Nobby comes from the noun nob, which is used in British English to mean "one in a superior position in life." (Nob may have begun as a slang word for "head," but etymologists aren't completely sure. A possible connection to noble has been suggested as well.) Appearing in English in the 18th century, nobby was first used to describe people in society's upper echelons. It has since extended in usage to describe the places frequented by such people, as well as their genteel customs. Charles Dickens, for example, wrote in Bleak House (1853) of "[r]especting this unfortunate family matter, and the nobbiest way of keeping it quiet."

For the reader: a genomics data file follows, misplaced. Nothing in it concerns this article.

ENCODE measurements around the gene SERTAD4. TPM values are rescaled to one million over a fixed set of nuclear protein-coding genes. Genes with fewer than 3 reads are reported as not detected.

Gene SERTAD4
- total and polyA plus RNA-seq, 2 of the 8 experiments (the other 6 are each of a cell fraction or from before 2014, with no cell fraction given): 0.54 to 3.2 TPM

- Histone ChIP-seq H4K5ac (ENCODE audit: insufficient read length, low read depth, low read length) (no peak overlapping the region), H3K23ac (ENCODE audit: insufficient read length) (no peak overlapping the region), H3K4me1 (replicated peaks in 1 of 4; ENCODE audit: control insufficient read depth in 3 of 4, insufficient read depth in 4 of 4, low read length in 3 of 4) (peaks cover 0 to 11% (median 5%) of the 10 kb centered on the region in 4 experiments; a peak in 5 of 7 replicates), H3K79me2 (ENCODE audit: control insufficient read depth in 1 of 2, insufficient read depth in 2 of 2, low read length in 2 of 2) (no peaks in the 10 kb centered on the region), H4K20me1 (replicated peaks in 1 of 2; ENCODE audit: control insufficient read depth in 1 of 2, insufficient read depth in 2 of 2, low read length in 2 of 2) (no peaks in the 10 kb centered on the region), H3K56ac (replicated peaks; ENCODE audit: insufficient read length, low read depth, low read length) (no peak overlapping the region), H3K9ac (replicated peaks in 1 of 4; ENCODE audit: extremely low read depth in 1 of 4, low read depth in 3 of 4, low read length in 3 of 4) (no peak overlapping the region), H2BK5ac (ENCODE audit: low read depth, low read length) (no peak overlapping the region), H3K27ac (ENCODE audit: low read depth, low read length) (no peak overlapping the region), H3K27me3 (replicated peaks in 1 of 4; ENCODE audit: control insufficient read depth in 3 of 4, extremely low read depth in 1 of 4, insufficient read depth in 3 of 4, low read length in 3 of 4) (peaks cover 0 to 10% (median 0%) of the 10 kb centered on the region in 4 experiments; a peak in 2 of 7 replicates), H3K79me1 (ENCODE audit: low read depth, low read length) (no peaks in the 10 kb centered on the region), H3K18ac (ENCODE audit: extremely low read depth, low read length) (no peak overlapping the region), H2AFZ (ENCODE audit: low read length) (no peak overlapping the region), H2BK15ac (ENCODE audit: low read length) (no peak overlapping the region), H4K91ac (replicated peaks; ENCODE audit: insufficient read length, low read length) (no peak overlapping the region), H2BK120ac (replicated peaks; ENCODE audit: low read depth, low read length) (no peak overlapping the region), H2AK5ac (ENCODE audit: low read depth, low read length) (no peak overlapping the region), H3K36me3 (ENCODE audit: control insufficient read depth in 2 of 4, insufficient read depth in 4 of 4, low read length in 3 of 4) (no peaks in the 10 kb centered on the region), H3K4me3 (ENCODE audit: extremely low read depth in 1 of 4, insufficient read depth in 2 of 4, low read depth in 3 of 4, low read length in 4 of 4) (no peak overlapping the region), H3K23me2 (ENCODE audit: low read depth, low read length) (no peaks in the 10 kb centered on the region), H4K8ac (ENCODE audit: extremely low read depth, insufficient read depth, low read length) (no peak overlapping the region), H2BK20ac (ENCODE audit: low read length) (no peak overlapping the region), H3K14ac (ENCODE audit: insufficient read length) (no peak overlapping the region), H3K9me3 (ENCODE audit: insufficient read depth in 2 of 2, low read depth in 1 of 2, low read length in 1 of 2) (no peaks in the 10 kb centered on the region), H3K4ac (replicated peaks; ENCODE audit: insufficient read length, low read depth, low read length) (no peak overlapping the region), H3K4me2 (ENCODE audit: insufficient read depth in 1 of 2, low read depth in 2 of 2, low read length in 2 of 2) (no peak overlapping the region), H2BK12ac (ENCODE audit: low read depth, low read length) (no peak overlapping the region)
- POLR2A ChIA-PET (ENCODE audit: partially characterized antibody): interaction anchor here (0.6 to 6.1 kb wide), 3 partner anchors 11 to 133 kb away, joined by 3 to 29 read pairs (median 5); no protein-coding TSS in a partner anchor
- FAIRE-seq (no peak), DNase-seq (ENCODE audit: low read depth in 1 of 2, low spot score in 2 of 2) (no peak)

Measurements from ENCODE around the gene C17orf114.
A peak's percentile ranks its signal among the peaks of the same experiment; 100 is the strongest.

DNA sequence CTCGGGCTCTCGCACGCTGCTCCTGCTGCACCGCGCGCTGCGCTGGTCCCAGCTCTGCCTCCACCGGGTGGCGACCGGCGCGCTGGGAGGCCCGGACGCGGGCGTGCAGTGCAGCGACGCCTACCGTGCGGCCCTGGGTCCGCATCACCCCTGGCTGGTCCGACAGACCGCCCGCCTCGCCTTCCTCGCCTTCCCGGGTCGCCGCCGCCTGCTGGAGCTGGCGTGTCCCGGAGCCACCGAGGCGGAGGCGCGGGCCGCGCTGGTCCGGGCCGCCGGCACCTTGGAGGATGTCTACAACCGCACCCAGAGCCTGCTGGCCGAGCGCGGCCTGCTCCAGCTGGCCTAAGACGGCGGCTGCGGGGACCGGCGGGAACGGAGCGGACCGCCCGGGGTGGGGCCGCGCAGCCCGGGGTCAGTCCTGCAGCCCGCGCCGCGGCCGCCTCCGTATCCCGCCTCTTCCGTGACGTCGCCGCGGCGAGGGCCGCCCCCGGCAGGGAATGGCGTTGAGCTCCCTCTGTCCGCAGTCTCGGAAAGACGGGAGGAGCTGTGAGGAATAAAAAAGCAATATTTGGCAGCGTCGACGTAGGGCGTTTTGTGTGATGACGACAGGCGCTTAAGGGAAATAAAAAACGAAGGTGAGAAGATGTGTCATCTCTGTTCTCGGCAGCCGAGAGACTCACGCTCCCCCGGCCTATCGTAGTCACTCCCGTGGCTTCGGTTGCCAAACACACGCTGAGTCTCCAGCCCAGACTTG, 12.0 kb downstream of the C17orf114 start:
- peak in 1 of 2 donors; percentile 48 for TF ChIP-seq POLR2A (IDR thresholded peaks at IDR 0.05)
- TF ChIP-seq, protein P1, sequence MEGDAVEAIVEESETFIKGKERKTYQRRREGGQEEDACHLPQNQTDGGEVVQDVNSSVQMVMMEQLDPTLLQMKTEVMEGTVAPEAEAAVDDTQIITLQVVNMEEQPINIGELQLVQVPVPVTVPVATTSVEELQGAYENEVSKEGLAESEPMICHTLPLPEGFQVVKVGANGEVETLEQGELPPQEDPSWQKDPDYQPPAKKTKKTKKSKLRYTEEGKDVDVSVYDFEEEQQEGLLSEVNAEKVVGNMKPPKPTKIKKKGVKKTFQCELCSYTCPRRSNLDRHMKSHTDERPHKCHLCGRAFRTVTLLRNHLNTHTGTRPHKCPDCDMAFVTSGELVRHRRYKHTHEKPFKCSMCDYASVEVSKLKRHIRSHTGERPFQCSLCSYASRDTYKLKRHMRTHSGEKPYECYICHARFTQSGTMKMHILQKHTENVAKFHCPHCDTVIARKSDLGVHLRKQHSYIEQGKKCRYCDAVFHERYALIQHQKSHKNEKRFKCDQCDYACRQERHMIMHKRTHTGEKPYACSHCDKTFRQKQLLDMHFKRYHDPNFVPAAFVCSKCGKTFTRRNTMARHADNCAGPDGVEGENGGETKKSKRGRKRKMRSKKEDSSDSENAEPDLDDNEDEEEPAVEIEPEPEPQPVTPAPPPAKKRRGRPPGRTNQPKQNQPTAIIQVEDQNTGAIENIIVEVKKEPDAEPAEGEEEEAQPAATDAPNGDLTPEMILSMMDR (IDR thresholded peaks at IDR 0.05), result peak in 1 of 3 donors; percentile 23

Examples of nobby in a Sentence
Recent Examples on the WebKhinkali, the fat, nobby pouches of lamb or minced beef and pork in broth (three for $8-$10) are a distant relative to Shanghai-style soup dumplings, and are meant to be similarly nibbled and slurped before eating.
oregonlive, 11 Mar. 2020
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